Given the impact that Covid-19 has had on our professional lives, especially the various lockdowns and restrictions, the use of artificial intelligence (AI) will continue to be the core technology that drives business efficiency and productivity. This is particularly true in regards to facilitating remote working for employees and improving talent engagement for employers.
In order for businesses to set their teams up for success, they must ensure that they are providing the best and most strategic technologies, as they strive to achieve the common goal of the organisation.
This is however not just about productivity and efficiency for the business. This is about improving the employee experience. Remote working and working from home (WFH) means that employees are now siloed from their teams with no face-to-face contact. As a result, we potentially lose the benefit of collaborating over coffee, shadowing colleagues and impromptu breaks to manage stress.
UK tech sector balances the pros and cons of remote working
There are of course many significant benefits to remote working. Employees can work where they want, when they want, and employers have access to a global pool of talent. In order for both parties to achieve maximum productivity, businesses need to not only embrace new ways of working, but also facilitate and improve the experience for their teams and enable a better work life balance. And AI supports this shift.
On the face of it, the idea of AI conjuring images of robots and opaque black boxes of algorithms seems incompatible with these challenges. However, there are viable opportunities for creative and impactful AI applications that help address these risks head on.
The key to allowing this to happen is for companies to embrace cloud-based work management and collaboration systems. With such a system in place and under constant use, AI technologies can learn more about your team, the work they are doing and how they are interacting with their colleagues. This is what I call being AI-ready.
Naturally, it takes an insightful party who can identify an issue or a pattern of issues that relate to remote working. This could be in regards to employee productivity, efficiency or satisfaction. This party must also be empowered by the possibilities presented with machine learning to really join the dots and define the problem.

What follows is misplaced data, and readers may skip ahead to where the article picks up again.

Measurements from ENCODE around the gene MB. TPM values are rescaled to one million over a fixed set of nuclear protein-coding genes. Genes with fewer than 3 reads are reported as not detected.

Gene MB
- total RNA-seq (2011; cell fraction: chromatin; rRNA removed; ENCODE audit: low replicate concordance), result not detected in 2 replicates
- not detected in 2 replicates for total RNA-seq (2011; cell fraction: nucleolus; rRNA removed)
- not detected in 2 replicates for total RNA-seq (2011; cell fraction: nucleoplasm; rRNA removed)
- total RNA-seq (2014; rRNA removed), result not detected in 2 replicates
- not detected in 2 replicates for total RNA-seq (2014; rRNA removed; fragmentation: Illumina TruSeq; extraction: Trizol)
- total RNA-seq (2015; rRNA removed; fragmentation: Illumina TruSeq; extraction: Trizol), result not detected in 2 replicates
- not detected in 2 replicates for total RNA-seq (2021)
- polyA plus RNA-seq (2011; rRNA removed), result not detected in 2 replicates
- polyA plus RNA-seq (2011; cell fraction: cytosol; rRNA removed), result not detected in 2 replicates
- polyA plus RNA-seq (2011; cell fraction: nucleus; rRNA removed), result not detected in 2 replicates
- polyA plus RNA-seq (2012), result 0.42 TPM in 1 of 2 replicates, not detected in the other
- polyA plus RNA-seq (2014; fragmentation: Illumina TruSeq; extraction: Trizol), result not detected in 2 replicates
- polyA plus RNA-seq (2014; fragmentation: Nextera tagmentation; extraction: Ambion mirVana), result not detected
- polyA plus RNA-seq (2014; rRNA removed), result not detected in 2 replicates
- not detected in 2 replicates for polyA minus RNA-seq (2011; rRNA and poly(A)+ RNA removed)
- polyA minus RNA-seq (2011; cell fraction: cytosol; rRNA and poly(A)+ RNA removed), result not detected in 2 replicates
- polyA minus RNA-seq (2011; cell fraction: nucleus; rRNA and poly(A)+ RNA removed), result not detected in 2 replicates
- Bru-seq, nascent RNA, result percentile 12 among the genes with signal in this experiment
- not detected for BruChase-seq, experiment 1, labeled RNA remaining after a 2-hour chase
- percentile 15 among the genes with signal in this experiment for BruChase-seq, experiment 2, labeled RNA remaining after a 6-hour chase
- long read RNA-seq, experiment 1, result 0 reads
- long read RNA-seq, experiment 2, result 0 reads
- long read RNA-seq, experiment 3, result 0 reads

This raises a pertinent example. What is the relationship between an individual’s use of instant communication and productivity? If your company is using a communication tool like Slack or Microsoft Teams and conducting performance reviews within a cloud-based platform, this hypothesis can be tested. If it’s proven to be accurate, this is a pattern that can be tracked against all members of the team.
In terms of improving talent engagement, rudimentary AI algorithms, such as psychometric or competency testing, have been used for decades to try to gain a deeper understanding of individuals. For example, how they fit into specific roles or work on specific teams. The data being fed into these tests is captured right at the point of testing; it’s a tiny window into who the individual really is.
AI in recruitment: the current state of play
Modern AI approaches take this to another level. If a platform can continually consume the same sort of information about an individual on an on-going basis, the resulting profile and understanding of an individual will be much richer. Furthermore, the data doesn’t need to be fed directly by the individual; ideally, it should be consumed in the course of a person going about their normal work. This too demands the use of cloud-based work management and collaboration systems where the AI working silently understands and observes.
AI also has a role to play in narrowing the skills gap. In terms of talent engagement, AI can ensure that employers can access talent of all levels and skill sets. Potential employers can put out a job spec (data set) to a pool of vetted candidates that has been sorted, prioritised and based on accuracy, put forward as desired candidates for consideration.
The best ways to implement AI in the enterprise is by building good data sets and deploying AI early on. This is not only fundamental for the success of improving talent engagement, for example matching job descriptions to a specific set of skills, but also for the transformation of the employee experience.